Oh and if they happen to send a message to the sea of new faces the national team captain finds himself surrounded by these days, all the better.

At 26, Naddour admits he’s “kind of the old guy,” and he’s not wrong. The core of the 2012 and 2016 Olympic teams are hurt, retired or both. Jonathan Horton. Jake Dalton. Danell Leyva. John Orozco. Chris Brooks. All have moved on.

Four-time national champion Sam Mikulak is recovering from his second major Achilles injury. Donnell Whittenburg is searching to regain the form that made him an all-around finalist at the 2015 World Championships.

Naddour isn’t exactly healthy, either, just six months removed from an arm issue he suffered at a meet in February that will limit him to just pommel horse and rings when the P&G Championships begin on Thursday night.

P&G CHAMPS: Men’s Preview | Women’s Preview
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That’s fine. Naddour still has time. He’s well aware that he’s a bridge of sorts between the old generation and the next one.

“I want these guys to feel what we felt [when we came up],” Naddour said. “We looked up to those guys [before us] and hopefully these guys look up to me because I’m team captain. Hopefully they take what I have to say seriously and take my experience seriously to help them get ready for what they need to get ready for.”

Namely, returning the U.S. to international prominence. While the women’s program has become a podium-hogging machine over the last decade, the men have struggled with inconsistency. They finished fifth in the team finals in both 2012 and 2016.

Though there have been flashes of individual success — like Leyva’s bronze in the all-around in London and Naddour’s bronze on pommel horse in Rio — the Americans have been on a treadmill, one that cost national team coordinator Kevin Mazeika his job last fall.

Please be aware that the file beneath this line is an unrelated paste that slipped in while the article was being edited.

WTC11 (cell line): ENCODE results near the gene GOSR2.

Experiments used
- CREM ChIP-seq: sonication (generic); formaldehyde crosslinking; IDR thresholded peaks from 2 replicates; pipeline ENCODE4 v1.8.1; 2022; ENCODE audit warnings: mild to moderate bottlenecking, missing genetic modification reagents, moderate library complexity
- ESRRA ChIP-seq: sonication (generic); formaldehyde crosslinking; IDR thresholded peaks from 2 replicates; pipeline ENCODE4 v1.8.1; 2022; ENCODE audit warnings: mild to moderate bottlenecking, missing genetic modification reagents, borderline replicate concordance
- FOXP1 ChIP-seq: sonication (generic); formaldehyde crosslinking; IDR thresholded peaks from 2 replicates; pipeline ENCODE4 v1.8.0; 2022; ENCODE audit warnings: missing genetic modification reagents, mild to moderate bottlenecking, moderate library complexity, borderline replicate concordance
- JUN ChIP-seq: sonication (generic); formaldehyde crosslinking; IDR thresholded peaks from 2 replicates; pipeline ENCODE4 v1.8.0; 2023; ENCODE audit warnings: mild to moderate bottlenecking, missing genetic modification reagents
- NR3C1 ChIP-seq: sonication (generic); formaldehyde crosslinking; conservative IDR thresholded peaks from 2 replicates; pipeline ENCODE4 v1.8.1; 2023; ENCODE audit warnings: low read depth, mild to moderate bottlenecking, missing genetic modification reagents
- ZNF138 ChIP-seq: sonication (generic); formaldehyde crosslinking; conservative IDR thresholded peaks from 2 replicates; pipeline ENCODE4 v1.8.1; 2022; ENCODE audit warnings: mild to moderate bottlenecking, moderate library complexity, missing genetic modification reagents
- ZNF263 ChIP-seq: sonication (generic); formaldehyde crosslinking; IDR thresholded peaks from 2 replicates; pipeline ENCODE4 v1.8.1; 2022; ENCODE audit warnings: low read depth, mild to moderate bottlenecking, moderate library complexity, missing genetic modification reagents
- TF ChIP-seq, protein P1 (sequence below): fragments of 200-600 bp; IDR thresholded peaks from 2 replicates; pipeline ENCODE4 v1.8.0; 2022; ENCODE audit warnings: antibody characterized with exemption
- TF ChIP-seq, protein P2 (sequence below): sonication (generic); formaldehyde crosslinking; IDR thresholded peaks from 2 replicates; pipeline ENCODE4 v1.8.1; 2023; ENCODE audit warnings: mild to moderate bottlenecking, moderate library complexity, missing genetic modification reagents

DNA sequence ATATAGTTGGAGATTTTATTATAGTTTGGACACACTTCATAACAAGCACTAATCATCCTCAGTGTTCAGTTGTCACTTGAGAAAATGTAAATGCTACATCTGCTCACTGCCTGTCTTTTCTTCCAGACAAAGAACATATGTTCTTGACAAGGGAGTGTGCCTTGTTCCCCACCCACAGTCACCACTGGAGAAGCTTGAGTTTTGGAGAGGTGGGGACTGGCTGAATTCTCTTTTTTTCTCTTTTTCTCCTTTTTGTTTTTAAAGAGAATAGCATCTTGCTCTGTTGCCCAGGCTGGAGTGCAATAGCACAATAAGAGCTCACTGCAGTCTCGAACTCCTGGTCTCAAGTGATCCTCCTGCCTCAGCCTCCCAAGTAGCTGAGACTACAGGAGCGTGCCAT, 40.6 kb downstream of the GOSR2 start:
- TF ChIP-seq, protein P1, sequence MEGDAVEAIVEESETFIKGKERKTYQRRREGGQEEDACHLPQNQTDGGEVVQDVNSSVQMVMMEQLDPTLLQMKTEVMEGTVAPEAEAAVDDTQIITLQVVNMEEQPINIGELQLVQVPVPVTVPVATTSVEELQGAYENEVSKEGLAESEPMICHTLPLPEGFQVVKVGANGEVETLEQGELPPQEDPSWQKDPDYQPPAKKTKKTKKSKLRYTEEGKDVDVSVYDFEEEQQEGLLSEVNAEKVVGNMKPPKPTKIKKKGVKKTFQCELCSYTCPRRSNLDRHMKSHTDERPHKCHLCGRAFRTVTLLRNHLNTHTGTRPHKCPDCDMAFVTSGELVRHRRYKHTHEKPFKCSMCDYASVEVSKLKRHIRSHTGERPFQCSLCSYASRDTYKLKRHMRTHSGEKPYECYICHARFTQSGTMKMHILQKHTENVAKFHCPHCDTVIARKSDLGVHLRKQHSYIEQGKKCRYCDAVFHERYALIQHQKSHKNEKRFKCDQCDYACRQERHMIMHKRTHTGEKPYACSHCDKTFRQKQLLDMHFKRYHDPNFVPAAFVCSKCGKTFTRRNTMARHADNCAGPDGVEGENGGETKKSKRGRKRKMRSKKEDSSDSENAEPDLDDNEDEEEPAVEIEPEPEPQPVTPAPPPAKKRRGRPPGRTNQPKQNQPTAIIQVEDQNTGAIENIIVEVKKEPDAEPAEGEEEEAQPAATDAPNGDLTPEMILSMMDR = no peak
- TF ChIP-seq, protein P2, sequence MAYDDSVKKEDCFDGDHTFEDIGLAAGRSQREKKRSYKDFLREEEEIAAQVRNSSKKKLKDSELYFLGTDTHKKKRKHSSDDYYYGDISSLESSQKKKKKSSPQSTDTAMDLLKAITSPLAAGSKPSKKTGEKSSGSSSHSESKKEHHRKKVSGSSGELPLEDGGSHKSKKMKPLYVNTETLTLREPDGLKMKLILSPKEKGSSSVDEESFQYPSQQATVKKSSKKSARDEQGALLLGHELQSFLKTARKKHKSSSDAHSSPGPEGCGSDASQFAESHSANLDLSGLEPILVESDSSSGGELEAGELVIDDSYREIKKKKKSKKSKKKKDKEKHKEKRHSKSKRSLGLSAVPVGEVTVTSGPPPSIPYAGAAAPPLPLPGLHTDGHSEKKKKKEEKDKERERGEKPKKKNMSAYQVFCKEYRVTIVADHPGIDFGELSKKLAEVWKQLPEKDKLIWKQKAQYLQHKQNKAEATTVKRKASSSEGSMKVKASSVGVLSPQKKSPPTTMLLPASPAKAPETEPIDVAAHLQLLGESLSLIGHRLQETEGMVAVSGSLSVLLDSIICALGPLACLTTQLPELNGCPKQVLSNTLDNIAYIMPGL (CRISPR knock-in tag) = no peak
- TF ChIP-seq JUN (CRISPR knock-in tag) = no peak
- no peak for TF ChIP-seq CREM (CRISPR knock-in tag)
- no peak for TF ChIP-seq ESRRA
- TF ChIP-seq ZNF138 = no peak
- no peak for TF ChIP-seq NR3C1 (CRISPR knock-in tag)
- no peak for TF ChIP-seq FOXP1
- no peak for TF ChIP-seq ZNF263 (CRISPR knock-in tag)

Enter Brett McClure. The 2004 Olympic team silver medalist was appointed the “high performance director” in February and charged with providing a needed jolt. Consider the message received.

“He’s the type of person that’s not going to beat around the bush,” Whittenburg said. “If something is bothering him, he’s going to let you know straight up. If there’s a problem, how do we fix it? I feel like the last couple [Olympic cycles] I felt we were missing that stern leadership. Sometimes you can’t be the nice guy all the time.”

The men have borrowed a page from former women’s national team coordinator Martha Karolyi‘s playbook. Training camps are now treated more like competitions, with members of the national team and world championship teams flown in to watch. The goal is creating a more competitive environment.

“You’re saluting, and it’s like you’re at championships, so you have to do your best,” Naddour said. “It’s going to help the national team grow a lot quicker and adjust in those pressure situations.”

Good, because they’re coming. Even if Naddour, Mikulak and Whittenburg all make the world championships roster when it’s released after Saturday night’s competition, it leaves three spots for newcomers. No pressure or anything.

Yul Moldauer captured the AT&T American Cup in March, beating a field that included Olympic silver medalist Oleg Verniaiev. Akash Modi served as an alternate on the 2016 Olympic team and won the NCAA all-around title for Stanford this spring. Allan Bower and Eddie Penev are also in the mix.

The lights will come on. It’s time to get a gauge on how the strategic plan put in place after an underwhelming team performance in the Olympics is working.

“If the whole world watches this competition and is like, `we’ve got them,’ then boo us,” said Mikulak, who will compete on pommel horse and high bar. “The world doesn’t know what’s going on with USA Gymnastics until we show ourselves in this competition. I hope everyone competing has a good performance to show the world that we’re not as weak as we look to them.”